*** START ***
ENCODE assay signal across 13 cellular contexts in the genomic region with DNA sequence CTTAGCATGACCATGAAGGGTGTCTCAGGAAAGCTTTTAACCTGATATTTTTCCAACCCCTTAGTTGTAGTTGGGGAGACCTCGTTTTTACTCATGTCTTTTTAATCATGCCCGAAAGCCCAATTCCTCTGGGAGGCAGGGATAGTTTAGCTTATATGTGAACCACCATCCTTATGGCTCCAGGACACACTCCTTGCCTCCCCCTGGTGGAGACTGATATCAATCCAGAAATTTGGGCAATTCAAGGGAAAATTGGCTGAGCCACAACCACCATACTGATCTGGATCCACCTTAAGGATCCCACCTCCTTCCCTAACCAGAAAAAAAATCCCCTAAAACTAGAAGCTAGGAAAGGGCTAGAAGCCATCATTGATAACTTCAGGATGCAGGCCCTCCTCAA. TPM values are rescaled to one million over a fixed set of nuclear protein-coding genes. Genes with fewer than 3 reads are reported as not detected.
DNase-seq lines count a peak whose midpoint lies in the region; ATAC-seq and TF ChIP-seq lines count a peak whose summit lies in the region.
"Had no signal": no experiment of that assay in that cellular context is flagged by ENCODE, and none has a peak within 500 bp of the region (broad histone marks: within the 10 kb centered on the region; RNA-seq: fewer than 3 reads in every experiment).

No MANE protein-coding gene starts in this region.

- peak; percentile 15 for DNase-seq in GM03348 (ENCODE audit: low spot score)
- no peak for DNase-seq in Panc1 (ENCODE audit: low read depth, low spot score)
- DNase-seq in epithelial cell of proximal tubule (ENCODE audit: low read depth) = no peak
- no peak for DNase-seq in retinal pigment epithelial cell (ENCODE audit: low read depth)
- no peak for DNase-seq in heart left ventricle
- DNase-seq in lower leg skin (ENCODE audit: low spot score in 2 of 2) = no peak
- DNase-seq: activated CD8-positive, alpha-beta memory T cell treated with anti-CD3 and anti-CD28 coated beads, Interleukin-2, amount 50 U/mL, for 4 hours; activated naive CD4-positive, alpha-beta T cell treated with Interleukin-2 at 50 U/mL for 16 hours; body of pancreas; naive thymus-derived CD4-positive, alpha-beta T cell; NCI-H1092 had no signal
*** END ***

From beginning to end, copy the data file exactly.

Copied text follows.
ENCODE assay signal across 13 cellular contexts in the genomic region with DNA sequence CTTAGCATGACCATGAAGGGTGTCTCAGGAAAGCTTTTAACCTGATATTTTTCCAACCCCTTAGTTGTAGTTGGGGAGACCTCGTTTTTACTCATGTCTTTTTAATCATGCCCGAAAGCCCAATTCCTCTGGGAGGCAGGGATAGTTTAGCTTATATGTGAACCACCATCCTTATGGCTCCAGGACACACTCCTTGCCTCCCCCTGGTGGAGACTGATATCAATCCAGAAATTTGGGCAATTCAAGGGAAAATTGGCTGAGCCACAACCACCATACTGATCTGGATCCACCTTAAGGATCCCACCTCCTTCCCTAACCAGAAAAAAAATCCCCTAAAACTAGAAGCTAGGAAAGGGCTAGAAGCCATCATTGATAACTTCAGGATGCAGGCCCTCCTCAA. TPM values are rescaled to one million over a fixed set of nuclear protein-coding genes. Genes with fewer than 3 reads are reported as not detected.
DNase-seq lines count a peak whose midpoint lies in the region; ATAC-seq and TF ChIP-seq lines count a peak whose summit lies in the region.
"Had no signal": no experiment of that assay in that cellular context is flagged by ENCODE, and none has a peak within 500 bp of the region (broad histone marks: within the 10 kb centered on the region; RNA-seq: fewer than 3 reads in every experiment).

No MANE protein-coding gene starts in this region.

- peak; percentile 15 for DNase-seq in GM03348 (ENCODE audit: low spot score)
- no peak for DNase-seq in Panc1 (ENCODE audit: low read depth, low spot score)
- DNase-seq in epithelial cell of proximal tubule (ENCODE audit: low read depth) = no peak
- no peak for DNase-seq in retinal pigment epithelial cell (ENCODE audit: low read depth)
- no peak for DNase-seq in heart left ventricle
- DNase-seq in lower leg skin (ENCODE audit: low spot score in 2 of 2) = no peak
- DNase-seq: activated CD8-positive, alpha-beta memory T cell treated with anti-CD3 and anti-CD28 coated beads, Interleukin-2, amount 50 U/mL, for 4 hours; activated naive CD4-positive, alpha-beta T cell treated with Interleukin-2 at 50 U/mL for 16 hours; body of pancreas; naive thymus-derived CD4-positive, alpha-beta T cell; NCI-H1092 had no signal